through a rational thought process, which goes through a number of stages before
finally deciding to purchase.
Some decisions are immediate- ad-hoc or impulsive decisions or particularly with
more expensive items- a house or a car and require a lot of research and time.
Before a decision is made at the start consumers rely on many sources-their own
knowledge and memory, evoked sets- adverts, media (Traditional & Digital), sales
reps., peers, word of mouth, direct mail, etc.
All of these media create what is called noise- the trick is cutting through the noise to
reach the customer.
CONSUMER DECISION PROCESS
Consumer Decision Making Process
Consumption Stage
POST purchase Stage
PRE-Purchase Stage
Stimulus
·
·
·
Commercial
Cue
Physical Clue
Social Cue
Problem
Awareness
· Shortage
(need)
· Unfulfilled
desire
Information
Search
·
·
·
Internal
(Memory)
External
(Research)
Evoked set
(Known brands)
Evaluation
of
Alternates
·
·
·
Impulse Buy- Stimulus-Response
Summary of
internal and
externa
evaluation
Non systematic
evaluation
Multi-attribute
Models
Choice
· Buy
· Use
· Disposing
Post
Purchace
·
·
Satisfaction level
Value for Money
PRE-PURCHASE STAGE
All consumer activity occurring before
the acquisition of the service- the
potential buyer receives a stimulus that
may incite them to make a purchase.
A consumer may receive a stimulus- they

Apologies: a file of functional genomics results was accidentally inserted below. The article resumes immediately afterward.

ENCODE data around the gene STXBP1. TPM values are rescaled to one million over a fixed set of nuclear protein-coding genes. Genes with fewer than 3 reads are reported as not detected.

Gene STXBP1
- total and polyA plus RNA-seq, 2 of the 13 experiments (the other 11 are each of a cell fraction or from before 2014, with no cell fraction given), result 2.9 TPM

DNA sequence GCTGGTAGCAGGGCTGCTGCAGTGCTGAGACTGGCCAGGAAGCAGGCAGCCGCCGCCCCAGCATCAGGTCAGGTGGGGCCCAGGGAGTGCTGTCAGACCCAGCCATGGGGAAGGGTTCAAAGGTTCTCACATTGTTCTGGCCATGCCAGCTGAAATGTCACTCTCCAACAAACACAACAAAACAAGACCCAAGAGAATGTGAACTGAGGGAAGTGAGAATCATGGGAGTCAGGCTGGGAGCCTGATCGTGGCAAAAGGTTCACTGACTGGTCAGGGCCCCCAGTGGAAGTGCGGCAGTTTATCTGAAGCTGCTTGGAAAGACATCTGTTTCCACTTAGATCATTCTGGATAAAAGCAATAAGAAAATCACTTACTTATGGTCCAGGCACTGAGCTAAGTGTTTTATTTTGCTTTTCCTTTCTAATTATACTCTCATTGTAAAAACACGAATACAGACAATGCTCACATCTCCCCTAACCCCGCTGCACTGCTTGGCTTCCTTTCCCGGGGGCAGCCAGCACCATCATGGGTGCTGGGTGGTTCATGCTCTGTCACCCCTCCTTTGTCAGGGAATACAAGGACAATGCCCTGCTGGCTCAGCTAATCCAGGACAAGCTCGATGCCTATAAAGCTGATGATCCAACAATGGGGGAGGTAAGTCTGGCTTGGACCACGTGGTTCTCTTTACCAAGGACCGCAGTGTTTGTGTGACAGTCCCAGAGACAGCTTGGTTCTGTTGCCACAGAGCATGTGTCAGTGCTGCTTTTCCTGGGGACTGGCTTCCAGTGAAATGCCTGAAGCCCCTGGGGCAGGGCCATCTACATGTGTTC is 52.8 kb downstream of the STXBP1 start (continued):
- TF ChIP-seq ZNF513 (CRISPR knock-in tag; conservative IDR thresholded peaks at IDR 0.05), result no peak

might see a commercial, or have a
conversation with a friend or colleague;
they might pass by a restaurant with a
new and unusual USP, or simply be
reacting to physical cues- hunger, thirstor as Chefs- professional interest.
PROBLEM AWARENESS
Once the consumer has received the
stimulus, the next stage is problem
awareness.
The consumer now considers whether a
need or want exists
This could be a shortage (NEED) or an
unfulfilled desire (WANT)
For example, one needs clothes, but one
may not need designer clothes.
INFORMATION SEARCH
The consumer then searches for
alternates…but seldom consider ALL
feasible alternates, instead rely on past
experience, convenience and knowledge
This is known as a evoked set a set of
brands or solutions that come
immediately to the mind of the consumer.
Consumers rely on internal searches
(previous knowledge) and external
searches (new research)
EVALUATION OF ALTERNATIVES
Non-systematic evaluation:
 A hunch, intuition, gut-feeling
Systematic Evaluation:
 Use different criteria to assess the problem
Particularly with expensive purchases- a